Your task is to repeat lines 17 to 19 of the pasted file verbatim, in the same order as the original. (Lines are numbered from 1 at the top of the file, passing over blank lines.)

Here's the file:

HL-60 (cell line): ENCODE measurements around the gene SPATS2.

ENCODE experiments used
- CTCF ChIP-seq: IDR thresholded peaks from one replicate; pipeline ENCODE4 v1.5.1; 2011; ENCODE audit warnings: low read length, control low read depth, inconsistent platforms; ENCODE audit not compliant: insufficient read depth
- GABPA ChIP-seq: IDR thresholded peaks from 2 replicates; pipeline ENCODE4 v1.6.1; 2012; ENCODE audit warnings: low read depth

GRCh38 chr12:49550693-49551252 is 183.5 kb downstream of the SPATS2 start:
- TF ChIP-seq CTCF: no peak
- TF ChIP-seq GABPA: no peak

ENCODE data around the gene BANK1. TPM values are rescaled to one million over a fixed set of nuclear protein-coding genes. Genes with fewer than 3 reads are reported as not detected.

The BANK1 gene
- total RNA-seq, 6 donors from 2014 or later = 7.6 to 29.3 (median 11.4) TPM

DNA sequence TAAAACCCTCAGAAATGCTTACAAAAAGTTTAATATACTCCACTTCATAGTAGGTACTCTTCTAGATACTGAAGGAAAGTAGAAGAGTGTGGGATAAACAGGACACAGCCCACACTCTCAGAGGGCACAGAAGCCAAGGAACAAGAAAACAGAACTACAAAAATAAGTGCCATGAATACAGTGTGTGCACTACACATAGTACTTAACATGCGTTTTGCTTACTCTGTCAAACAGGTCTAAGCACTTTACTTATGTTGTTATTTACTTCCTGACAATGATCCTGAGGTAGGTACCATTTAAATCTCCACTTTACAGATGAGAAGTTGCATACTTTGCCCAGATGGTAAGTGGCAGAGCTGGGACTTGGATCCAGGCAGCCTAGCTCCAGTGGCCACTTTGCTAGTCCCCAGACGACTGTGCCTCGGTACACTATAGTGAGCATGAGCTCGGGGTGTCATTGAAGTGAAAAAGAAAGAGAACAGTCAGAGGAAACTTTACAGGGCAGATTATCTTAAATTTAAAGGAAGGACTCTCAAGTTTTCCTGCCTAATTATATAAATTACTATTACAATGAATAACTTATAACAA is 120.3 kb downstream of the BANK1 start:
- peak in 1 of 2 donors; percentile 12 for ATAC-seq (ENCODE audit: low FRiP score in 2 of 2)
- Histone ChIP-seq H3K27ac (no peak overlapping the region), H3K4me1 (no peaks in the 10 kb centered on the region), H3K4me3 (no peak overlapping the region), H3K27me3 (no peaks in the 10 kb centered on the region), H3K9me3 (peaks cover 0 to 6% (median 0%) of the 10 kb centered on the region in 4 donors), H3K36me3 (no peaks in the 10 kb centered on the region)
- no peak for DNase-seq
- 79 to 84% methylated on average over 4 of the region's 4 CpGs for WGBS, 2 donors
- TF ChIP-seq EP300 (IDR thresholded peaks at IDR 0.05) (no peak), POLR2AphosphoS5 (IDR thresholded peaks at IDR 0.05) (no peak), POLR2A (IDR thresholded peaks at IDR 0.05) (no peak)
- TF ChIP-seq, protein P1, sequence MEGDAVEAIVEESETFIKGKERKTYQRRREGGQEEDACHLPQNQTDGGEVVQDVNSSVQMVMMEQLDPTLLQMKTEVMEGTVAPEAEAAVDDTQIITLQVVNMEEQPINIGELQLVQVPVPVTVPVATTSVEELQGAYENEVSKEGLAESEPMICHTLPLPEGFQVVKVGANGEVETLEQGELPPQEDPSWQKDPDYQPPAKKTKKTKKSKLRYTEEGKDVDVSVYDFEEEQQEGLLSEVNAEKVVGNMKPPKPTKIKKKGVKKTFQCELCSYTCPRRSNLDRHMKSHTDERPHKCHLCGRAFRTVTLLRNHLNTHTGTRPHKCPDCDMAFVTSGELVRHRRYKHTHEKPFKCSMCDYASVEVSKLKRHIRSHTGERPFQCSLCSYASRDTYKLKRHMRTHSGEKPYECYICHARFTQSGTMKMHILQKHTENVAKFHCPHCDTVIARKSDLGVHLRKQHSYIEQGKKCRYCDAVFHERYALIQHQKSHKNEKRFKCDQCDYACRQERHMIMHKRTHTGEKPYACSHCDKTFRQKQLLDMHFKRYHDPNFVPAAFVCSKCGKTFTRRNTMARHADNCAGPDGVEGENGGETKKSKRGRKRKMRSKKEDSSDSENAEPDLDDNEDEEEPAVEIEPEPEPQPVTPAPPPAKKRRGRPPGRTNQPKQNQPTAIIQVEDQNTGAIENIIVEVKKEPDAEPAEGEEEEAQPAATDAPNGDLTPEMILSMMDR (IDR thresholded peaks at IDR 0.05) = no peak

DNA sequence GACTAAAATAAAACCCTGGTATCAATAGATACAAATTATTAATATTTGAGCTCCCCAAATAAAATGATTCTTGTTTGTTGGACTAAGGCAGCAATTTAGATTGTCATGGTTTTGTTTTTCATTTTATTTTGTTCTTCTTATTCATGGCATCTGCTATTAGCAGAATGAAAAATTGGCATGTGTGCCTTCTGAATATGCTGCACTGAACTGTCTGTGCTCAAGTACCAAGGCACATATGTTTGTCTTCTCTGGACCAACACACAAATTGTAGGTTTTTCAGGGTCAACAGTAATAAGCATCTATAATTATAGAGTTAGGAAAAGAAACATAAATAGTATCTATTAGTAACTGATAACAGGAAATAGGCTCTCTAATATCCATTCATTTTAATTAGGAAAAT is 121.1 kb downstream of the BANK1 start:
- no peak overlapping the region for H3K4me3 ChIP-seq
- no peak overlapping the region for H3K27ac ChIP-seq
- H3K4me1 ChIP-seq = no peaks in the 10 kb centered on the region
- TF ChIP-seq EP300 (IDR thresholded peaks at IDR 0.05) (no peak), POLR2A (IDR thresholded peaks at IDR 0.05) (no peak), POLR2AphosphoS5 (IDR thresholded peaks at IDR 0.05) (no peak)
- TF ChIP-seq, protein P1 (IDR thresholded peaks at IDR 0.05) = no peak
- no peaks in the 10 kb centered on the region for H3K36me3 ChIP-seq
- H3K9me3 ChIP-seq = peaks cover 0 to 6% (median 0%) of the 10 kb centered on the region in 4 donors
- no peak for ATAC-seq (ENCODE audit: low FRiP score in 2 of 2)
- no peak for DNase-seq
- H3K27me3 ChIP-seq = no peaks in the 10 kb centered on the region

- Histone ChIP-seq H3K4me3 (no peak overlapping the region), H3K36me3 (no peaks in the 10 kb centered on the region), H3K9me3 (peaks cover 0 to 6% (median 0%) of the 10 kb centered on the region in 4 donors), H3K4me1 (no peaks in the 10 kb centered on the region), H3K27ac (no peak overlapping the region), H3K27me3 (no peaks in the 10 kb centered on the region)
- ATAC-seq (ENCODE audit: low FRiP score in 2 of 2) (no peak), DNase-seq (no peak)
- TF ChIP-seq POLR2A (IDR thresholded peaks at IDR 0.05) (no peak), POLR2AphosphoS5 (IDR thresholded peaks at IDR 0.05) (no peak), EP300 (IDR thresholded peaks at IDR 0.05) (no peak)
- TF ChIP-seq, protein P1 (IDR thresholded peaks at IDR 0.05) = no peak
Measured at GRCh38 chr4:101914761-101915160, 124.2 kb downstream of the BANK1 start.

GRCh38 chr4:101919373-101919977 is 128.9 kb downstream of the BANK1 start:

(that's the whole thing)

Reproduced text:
- TF ChIP-seq, protein P1, sequence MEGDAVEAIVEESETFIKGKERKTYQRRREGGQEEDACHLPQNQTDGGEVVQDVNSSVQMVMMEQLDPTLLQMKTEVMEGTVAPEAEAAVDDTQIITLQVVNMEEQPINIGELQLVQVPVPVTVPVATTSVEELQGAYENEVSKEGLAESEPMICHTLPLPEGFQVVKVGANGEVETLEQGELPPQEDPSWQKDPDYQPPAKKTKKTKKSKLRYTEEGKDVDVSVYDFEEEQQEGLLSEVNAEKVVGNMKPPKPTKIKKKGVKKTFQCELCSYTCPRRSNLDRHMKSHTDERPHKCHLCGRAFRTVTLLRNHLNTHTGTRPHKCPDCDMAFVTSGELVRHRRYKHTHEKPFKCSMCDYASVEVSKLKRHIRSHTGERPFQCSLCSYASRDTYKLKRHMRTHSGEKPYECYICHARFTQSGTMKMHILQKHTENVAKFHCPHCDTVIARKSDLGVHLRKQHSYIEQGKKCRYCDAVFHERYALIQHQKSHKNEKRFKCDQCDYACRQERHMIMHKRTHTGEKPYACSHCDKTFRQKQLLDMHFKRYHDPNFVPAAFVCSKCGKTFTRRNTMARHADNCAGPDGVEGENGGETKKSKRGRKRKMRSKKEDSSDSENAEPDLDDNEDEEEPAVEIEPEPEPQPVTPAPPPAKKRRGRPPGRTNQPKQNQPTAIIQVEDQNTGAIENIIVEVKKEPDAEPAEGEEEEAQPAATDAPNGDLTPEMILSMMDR (IDR thresholded peaks at IDR 0.05) = no peak

DNA sequence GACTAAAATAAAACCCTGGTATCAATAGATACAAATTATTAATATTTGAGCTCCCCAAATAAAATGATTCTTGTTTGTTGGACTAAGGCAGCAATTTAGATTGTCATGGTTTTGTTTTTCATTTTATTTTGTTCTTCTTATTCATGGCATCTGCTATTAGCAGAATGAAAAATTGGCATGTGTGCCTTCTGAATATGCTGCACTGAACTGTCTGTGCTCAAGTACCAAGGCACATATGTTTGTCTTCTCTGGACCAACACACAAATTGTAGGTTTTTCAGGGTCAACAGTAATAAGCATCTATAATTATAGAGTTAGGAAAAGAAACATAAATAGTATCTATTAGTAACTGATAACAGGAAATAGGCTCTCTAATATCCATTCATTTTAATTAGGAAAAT is 121.1 kb downstream of the BANK1 start:
- no peak overlapping the region for H3K4me3 ChIP-seq